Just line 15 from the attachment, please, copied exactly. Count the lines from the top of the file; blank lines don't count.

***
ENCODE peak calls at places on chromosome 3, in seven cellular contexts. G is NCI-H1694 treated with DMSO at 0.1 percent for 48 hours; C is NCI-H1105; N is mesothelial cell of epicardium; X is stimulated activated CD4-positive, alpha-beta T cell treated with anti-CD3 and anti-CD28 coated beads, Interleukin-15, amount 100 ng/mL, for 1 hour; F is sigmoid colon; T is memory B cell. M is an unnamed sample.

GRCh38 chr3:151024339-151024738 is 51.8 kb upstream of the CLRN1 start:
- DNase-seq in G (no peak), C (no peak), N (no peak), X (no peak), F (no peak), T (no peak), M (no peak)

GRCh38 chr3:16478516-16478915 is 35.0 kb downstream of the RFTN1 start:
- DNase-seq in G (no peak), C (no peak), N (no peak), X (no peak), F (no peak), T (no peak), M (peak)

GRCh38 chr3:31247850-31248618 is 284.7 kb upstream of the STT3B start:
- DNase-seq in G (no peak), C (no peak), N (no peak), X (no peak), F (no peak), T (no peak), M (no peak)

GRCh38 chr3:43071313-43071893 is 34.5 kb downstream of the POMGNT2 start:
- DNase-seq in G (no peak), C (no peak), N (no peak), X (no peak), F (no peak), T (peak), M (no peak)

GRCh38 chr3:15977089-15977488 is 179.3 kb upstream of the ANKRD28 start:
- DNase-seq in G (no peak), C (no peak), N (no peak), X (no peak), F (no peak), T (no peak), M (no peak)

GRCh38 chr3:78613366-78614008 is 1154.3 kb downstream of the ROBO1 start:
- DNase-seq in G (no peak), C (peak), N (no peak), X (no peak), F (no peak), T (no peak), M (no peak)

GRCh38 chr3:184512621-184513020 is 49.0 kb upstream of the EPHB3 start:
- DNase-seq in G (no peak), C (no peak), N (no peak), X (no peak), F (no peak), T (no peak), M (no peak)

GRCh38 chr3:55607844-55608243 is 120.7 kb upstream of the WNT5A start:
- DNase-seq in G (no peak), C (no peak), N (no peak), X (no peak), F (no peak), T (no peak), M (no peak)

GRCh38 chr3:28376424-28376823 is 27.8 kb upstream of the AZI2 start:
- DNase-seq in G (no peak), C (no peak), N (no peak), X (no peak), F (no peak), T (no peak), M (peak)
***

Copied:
- DNase-seq in G (no peak), C (no peak), N (no peak), X (no peak), F (no peak), T (no peak), M (no peak)